Madame Restell — birth control and abortion provider

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Title:
Madame Restell!: her secret life-history from her birth to her suicide: full details: showing how she became rich: who her victims were, and how she held them in her power: her tricks and devices: what she did and how she did: all about her: "the most terrible being ever born"
Publication/Origin:
[New York]: [1890?]
Description:
English immigrant Anna Trow Lohman, known as Madame Restell, became notorious and financially successful by performing abortions. New York had outlawed abortion unless necessary to save the mother’s life, but abortion practitioners continued to work in the state. Restell was entrepreneurial. She sold patent medicines for birth control and abortion, provided housing for pregnant women, and facilitated adoptions. In 1847, her husband, the radical printer Charles M. Lohman, published a medical companion under the name A. M. Mauriceau. It went through at least nine editions. The book advertised Restell’s patent medicines, as well as condoms. Their business flourished, with branches opening in Philadelphia and Boston. In 1873, the Comstock Law to suppress the circulation of obscene materials was enacted, and in 1878 Restell was personally arrested by Anthony Comstock. Anna Restell committed suicide the morning she was to face charges in court.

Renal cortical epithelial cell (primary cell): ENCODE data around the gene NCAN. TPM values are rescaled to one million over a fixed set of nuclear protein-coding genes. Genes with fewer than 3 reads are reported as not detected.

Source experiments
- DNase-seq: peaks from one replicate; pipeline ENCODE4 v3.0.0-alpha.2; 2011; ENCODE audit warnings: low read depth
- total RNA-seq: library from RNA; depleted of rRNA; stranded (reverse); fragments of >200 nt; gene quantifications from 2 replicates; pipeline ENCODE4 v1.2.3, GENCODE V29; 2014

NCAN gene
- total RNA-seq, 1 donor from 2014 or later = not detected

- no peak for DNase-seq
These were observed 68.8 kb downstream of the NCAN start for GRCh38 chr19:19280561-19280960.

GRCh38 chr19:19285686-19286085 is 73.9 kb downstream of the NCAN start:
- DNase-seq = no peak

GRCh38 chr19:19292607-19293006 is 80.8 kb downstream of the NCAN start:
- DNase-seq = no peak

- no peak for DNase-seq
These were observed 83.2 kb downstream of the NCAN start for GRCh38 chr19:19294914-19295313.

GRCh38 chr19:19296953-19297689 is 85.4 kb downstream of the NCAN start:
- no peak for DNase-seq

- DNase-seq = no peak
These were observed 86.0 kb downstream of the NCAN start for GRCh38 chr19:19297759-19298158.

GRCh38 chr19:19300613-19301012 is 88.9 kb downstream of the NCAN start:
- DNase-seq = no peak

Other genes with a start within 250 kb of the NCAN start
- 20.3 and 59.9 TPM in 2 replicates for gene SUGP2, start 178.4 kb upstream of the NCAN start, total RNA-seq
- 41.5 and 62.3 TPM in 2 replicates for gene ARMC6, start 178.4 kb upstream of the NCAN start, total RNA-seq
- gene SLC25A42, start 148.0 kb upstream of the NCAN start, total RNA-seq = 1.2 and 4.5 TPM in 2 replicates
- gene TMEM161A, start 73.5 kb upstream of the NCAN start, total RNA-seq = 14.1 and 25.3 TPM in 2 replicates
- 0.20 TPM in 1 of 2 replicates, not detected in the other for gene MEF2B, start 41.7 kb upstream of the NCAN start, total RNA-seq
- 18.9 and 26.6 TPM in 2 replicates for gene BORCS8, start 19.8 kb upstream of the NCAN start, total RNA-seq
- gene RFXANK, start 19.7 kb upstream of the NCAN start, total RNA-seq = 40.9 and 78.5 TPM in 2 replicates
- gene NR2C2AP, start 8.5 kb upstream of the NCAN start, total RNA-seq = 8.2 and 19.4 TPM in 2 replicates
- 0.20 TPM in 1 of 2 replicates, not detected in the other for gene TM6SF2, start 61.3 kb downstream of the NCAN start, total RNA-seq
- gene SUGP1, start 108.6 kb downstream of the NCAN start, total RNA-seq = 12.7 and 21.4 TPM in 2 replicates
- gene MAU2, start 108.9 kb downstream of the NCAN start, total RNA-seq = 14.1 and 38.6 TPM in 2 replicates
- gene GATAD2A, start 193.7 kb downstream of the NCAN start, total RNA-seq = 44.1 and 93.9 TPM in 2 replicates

Citation:
Madame Restell!: her secret life-history from her birth to her suicide: full details: showing how she became rich: who her victims were, and how she held them in her power: her tricks and devices: what she did and how she did: all about her: "the most terrible being ever born", [New York]: [1890?], Lisa Unger Baskin Collection, Rubenstein Rare Book & Manuscript Library, Duke University. Accessed February 29, 2024, https://exhibits.library.duke.edu/exhibits/show/baskin/item/4205